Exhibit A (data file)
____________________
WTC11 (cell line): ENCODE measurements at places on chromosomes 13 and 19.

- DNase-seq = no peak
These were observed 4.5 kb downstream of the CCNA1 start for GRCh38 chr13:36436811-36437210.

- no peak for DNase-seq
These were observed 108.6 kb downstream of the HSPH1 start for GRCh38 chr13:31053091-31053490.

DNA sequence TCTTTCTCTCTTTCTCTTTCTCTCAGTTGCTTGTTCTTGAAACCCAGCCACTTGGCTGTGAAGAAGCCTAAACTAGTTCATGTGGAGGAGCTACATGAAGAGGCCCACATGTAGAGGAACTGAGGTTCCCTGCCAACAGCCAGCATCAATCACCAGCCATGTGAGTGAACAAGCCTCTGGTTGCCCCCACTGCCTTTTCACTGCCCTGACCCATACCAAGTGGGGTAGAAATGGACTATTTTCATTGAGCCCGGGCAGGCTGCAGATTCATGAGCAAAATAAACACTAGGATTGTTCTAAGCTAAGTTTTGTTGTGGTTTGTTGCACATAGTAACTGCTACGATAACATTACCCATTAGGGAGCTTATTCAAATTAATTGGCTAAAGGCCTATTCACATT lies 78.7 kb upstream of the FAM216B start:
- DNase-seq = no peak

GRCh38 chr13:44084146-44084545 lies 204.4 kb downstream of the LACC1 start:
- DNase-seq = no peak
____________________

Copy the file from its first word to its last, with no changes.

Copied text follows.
WTC11 (cell line): ENCODE measurements at places on chromosomes 13 and 19.

- DNase-seq = no peak
These were observed 4.5 kb downstream of the CCNA1 start for GRCh38 chr13:36436811-36437210.

- no peak for DNase-seq
These were observed 108.6 kb downstream of the HSPH1 start for GRCh38 chr13:31053091-31053490.

DNA sequence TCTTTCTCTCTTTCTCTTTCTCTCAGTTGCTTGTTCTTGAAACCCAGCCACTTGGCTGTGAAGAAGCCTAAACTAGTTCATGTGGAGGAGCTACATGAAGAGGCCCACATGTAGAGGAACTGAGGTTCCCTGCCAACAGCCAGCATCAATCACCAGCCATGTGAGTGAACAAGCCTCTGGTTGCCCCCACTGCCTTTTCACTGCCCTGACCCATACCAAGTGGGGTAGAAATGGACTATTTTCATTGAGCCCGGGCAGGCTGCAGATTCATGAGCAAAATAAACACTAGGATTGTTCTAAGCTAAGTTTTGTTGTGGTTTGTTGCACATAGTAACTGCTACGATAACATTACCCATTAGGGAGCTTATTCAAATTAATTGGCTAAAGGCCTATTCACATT lies 78.7 kb upstream of the FAM216B start:
- DNase-seq = no peak

GRCh38 chr13:44084146-44084545 lies 204.4 kb downstream of the LACC1 start:
- DNase-seq = no peak